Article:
How Creativity Drives Human Evolution

What's distinctive about humans is that we can imagine something and then make it real.

What makes us human? Is war an inevitable part of the human condition? These are some of the questions that anthropologist Augustín Fuentes explores in his new book, The Creative Spark: How Imagination Made Humans Exceptional. Harnessing the latest findings in evolution, biology, and archaeology he creates a new synthesis to show that the great drivers of human progress have been creativity and cooperation, and that many of the things we believe about ourselves, from religion to race, are wrong.

When National Geographic caught up with the author at his office at Notre Dame University in Indiana he explained why dogs really are man’s best friends, why the evolutionary record does not support traditional notions of gender, marriage, and family, and why President Trump’s proposal to defund the NEA and NEH may cripple our ability to get along—and make war more likely.

You say there are big misconceptions about human evolution. What are they?

There’s a whole range. The first one is that we are bad to the bone, evil to the core. Or at least males are. And it’s this male aggression that has driven our evolution. But the fossil, biological, ethnographical, and historical evidence show that that’s just not the case. The really obnoxious people throughout history have not been the ones who, over the long term, have influenced us the most.

The second misconception is that males and females are radically different in their sexuality and gender. But while males and females are very different, there’s actually a lot more similarity than we think.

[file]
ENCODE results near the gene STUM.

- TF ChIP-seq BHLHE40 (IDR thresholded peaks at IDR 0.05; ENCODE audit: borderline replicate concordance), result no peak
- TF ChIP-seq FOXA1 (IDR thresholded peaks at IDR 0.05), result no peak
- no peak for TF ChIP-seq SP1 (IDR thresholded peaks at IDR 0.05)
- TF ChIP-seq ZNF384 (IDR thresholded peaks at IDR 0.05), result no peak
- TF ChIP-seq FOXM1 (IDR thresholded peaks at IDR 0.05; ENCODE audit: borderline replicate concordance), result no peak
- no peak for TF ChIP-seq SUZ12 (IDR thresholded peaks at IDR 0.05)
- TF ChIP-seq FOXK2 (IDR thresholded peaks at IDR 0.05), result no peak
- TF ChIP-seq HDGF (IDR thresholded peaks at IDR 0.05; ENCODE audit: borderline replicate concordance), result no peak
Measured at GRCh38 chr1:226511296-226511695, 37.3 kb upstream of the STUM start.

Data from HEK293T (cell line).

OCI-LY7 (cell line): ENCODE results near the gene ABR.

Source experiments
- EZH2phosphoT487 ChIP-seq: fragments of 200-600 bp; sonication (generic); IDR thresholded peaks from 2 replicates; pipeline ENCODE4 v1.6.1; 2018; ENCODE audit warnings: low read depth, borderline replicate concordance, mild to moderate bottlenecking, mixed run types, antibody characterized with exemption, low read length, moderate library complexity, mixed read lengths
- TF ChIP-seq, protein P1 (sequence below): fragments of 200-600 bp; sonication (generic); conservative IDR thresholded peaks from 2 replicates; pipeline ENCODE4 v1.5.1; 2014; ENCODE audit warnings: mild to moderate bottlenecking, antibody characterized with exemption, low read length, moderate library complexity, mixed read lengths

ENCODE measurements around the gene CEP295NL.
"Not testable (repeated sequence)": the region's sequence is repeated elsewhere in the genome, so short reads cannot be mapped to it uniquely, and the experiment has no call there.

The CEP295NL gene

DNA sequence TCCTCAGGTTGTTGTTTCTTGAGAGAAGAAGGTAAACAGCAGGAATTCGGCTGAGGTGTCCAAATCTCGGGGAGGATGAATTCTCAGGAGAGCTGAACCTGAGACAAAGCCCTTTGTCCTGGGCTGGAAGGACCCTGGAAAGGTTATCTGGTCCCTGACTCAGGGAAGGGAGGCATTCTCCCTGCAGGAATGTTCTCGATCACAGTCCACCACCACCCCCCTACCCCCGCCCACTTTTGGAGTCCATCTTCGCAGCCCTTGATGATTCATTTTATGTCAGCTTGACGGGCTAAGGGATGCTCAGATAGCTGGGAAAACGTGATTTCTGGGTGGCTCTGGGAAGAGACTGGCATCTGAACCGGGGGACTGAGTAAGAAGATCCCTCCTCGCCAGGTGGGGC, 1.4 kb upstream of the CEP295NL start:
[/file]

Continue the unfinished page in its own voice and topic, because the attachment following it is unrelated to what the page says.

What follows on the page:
The whole idea that there are these single things, like aggression or sex differences, which explain the complex evolution of what it means to be human, is just too simple. This is why I’m proposing this idea of collaboration and creativity. It’s a much more complex, and exciting, way to think about who we are and why we do what we do.

The world feels as though it is on the brink of nuclear war again. Is war an inevitable part of the human condition?

There’s a huge debate around warfare. The first thing to do is to look at the archaeological and fossil evidence. What’s out there? What we see is that about 10,000-14,000 years ago we start to find examples of large scale or at least coordinated, lethal group violence, which we call war. But warfare today is not just about two groups of people fighting one another. It’s about political, economic, social, religious, and other ideologies coming into conflict and playing out in terms of violence, coercion or manipulation. That kind of warfare—large scale, intergroup violence around ideas, ideologies, money, and resources—shows up in the last 10,000 years more and more frequently because we have more stuff to fight over and more opportunities to do so.